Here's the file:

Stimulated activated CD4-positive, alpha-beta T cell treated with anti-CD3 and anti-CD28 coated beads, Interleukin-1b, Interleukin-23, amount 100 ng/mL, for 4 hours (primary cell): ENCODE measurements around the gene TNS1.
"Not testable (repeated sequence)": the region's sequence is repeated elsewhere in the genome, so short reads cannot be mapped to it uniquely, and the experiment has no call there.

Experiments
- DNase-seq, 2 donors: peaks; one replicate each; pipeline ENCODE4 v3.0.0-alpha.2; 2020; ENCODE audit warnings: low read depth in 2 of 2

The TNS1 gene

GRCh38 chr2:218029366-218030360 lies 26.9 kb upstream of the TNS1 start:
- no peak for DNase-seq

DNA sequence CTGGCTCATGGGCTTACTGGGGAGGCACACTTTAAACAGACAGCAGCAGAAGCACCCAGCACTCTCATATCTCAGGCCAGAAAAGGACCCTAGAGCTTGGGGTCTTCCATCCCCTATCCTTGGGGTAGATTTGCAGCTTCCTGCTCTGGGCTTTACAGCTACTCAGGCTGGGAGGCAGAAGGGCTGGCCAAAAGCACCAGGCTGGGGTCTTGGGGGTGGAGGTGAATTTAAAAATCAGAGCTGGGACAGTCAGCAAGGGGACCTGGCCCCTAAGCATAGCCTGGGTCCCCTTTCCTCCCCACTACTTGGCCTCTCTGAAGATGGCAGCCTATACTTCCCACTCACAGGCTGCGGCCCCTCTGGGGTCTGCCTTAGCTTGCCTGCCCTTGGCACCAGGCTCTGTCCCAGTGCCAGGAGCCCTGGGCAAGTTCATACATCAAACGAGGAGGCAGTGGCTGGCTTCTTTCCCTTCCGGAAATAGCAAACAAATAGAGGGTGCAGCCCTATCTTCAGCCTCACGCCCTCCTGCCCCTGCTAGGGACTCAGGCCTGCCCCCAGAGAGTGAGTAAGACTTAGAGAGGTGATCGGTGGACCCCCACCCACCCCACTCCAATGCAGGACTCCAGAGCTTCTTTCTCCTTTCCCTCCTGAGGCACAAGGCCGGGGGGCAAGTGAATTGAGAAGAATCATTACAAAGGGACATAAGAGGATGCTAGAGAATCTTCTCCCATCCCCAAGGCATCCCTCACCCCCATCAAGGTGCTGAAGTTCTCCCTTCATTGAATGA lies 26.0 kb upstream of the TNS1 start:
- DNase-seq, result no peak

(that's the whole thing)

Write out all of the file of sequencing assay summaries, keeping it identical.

Stimulated activated CD4-positive, alpha-beta T cell treated with anti-CD3 and anti-CD28 coated beads, Interleukin-1b, Interleukin-23, amount 100 ng/mL, for 4 hours (primary cell): ENCODE measurements around the gene TNS1.
"Not testable (repeated sequence)": the region's sequence is repeated elsewhere in the genome, so short reads cannot be mapped to it uniquely, and the experiment has no call there.

Experiments
- DNase-seq, 2 donors: peaks; one replicate each; pipeline ENCODE4 v3.0.0-alpha.2; 2020; ENCODE audit warnings: low read depth in 2 of 2

The TNS1 gene

GRCh38 chr2:218029366-218030360 lies 26.9 kb upstream of the TNS1 start:
- no peak for DNase-seq

DNA sequence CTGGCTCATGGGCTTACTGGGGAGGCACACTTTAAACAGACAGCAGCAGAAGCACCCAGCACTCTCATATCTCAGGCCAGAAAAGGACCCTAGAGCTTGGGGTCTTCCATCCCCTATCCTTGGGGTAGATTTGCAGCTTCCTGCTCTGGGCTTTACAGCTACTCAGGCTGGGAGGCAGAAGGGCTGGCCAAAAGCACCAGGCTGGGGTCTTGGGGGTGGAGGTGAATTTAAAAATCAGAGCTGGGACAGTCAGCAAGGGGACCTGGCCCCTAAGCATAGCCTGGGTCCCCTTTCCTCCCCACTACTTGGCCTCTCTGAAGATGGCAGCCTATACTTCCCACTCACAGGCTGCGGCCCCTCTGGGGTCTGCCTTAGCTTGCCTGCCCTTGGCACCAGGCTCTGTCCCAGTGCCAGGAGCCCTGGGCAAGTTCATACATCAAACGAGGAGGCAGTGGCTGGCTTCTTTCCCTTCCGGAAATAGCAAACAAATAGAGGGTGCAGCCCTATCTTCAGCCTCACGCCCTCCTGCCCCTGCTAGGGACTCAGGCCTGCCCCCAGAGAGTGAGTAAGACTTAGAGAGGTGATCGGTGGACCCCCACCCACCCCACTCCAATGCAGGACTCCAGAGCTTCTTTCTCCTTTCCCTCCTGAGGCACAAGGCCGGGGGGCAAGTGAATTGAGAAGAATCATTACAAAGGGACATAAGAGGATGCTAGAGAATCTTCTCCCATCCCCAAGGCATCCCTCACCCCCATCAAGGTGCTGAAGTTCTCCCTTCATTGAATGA lies 26.0 kb upstream of the TNS1 start:
- DNase-seq, result no peak